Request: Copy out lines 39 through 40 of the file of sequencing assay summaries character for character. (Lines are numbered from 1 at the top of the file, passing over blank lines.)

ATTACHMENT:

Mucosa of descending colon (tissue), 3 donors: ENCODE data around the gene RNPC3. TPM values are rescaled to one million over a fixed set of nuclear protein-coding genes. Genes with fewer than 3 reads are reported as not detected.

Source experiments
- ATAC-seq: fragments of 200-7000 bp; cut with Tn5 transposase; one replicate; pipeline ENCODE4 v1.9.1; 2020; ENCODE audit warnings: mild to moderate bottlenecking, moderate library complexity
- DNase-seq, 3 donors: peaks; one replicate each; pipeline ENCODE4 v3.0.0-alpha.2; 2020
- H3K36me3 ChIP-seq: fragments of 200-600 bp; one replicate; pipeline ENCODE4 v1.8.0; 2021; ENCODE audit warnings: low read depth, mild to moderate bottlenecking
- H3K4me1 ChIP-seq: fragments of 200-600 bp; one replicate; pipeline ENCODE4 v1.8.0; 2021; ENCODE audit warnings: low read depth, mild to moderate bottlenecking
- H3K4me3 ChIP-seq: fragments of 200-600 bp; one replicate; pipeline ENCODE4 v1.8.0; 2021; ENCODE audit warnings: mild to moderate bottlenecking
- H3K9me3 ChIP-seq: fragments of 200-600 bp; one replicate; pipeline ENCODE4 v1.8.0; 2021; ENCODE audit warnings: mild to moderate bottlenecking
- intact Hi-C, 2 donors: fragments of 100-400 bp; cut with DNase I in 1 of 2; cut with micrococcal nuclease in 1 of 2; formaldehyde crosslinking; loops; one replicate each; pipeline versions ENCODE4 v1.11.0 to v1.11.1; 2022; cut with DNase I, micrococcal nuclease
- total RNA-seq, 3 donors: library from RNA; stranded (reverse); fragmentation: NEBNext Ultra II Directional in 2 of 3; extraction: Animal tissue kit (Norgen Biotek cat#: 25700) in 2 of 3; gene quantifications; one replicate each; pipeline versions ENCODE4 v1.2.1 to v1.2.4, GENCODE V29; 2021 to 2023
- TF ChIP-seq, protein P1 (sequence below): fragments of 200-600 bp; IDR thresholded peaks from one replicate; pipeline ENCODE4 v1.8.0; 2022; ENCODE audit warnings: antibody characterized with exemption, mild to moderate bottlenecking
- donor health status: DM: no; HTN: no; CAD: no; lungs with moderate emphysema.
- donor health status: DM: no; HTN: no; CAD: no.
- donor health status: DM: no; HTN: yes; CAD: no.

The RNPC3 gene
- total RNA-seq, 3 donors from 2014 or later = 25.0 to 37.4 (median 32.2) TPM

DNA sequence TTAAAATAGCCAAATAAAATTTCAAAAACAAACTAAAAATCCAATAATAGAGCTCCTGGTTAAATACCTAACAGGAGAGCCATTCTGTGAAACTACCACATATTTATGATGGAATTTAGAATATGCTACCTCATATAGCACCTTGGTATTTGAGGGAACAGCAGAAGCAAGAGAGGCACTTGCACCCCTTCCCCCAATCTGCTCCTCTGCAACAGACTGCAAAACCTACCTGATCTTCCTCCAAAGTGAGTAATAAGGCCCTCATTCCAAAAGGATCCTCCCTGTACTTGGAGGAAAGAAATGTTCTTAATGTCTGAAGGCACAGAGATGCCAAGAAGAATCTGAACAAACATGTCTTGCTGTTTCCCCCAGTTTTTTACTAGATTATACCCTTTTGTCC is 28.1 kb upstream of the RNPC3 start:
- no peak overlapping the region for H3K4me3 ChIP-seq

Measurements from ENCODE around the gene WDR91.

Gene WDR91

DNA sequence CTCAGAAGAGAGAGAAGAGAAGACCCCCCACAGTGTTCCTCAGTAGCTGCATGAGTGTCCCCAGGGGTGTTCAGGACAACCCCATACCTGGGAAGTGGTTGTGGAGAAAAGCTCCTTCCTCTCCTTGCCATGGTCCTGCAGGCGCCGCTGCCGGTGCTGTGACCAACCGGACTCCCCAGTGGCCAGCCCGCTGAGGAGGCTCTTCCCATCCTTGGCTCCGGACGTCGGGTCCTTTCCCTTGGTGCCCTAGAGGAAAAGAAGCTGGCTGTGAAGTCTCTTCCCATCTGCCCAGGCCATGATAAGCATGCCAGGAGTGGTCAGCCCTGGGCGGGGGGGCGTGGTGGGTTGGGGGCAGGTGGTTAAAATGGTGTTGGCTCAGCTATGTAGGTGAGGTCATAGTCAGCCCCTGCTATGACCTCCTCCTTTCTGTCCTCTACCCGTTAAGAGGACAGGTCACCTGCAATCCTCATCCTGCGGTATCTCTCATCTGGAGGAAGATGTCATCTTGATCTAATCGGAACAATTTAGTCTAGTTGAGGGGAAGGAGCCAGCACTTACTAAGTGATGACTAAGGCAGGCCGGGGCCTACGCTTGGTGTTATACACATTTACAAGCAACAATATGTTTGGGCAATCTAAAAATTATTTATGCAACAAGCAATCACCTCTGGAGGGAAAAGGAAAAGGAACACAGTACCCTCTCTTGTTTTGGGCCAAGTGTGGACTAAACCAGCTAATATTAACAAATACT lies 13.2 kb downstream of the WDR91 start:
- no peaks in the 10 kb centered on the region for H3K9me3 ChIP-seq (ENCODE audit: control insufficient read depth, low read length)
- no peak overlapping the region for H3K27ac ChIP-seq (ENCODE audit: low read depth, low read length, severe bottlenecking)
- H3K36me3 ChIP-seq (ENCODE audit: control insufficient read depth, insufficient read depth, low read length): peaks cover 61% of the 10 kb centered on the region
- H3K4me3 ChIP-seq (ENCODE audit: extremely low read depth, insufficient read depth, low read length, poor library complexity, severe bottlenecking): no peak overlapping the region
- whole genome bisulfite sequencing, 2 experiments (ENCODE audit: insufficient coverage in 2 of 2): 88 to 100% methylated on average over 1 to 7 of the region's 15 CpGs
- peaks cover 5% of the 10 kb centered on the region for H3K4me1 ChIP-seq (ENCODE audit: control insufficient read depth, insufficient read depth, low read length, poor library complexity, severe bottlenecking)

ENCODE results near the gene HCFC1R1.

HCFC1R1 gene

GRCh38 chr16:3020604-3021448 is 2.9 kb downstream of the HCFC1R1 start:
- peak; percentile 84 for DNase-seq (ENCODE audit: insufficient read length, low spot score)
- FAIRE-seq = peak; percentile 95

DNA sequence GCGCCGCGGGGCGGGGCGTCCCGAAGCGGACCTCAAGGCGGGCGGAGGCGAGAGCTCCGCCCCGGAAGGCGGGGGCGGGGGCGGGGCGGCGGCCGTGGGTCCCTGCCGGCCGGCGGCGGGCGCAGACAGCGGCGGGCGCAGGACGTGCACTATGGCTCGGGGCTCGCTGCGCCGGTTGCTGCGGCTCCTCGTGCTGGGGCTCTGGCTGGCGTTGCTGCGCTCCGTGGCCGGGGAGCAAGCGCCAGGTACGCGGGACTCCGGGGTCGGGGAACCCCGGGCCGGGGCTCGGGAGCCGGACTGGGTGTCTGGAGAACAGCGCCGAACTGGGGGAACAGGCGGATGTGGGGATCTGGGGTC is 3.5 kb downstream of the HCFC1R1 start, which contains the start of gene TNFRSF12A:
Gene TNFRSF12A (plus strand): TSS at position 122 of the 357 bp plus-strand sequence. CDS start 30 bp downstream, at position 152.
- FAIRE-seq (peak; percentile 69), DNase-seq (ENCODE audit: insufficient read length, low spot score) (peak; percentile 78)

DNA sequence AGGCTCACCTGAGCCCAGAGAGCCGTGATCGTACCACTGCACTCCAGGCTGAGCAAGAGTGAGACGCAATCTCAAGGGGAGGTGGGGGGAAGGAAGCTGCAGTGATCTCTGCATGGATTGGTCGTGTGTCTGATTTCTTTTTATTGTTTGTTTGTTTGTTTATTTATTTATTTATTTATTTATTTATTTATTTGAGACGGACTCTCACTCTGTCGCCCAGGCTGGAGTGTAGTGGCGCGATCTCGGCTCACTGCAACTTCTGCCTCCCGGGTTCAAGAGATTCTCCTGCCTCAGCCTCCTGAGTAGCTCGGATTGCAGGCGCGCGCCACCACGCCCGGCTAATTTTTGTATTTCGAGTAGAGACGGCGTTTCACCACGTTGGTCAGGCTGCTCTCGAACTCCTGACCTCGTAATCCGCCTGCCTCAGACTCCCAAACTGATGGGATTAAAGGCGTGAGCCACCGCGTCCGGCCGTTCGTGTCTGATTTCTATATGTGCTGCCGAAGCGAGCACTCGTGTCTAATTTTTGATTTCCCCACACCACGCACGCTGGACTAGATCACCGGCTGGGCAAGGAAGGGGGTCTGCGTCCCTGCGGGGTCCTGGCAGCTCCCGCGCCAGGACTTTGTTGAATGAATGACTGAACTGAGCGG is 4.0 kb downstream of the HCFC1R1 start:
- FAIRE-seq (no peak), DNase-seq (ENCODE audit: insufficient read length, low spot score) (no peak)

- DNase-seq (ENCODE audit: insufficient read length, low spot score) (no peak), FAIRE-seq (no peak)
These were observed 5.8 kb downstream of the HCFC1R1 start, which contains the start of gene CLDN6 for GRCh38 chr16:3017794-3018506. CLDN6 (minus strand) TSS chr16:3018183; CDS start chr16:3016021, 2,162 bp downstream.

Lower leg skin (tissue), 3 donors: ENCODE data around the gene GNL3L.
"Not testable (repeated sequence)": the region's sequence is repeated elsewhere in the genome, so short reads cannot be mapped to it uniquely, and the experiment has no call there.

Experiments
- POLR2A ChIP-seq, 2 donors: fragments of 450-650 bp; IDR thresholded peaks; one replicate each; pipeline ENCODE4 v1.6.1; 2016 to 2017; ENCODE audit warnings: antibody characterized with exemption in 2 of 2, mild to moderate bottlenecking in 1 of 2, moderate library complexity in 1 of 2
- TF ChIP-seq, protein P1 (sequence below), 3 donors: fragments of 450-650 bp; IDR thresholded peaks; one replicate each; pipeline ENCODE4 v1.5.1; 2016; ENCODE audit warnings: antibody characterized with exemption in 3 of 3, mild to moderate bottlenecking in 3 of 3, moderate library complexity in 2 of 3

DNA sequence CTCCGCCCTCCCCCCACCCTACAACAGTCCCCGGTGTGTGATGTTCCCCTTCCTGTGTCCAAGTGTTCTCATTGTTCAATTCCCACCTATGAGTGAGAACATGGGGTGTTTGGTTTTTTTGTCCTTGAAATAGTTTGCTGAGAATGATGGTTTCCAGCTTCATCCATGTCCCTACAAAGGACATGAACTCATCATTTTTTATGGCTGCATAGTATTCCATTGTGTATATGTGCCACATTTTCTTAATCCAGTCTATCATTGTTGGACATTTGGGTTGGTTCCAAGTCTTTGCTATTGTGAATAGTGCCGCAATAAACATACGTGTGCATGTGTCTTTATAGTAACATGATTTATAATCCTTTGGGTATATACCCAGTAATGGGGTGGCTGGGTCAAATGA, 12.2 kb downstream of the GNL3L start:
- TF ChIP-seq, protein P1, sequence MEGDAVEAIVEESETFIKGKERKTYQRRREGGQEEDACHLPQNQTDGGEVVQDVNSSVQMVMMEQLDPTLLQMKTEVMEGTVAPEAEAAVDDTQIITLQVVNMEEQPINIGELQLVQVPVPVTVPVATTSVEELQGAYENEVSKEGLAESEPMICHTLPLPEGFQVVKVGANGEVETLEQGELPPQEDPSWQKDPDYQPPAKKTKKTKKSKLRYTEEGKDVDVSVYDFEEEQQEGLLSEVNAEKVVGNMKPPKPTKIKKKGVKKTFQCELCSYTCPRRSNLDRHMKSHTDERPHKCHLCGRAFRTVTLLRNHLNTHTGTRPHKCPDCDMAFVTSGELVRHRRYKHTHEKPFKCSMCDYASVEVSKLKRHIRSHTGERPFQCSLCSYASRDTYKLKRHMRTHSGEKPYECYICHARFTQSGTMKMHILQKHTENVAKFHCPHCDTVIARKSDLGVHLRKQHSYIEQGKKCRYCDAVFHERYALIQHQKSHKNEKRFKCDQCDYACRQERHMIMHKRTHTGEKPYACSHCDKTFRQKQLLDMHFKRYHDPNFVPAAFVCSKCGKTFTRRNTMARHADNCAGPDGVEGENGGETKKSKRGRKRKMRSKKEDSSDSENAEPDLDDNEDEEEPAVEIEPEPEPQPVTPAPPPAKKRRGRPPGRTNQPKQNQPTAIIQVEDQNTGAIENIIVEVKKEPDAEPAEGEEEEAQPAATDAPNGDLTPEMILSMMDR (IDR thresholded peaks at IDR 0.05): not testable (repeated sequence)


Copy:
These were observed 5.8 kb downstream of the HCFC1R1 start, which contains the start of gene CLDN6 for GRCh38 chr16:3017794-3018506. CLDN6 (minus strand) TSS chr16:3018183; CDS start chr16:3016021, 2,162 bp downstream.

Lower leg skin (tissue), 3 donors: ENCODE data around the gene GNL3L.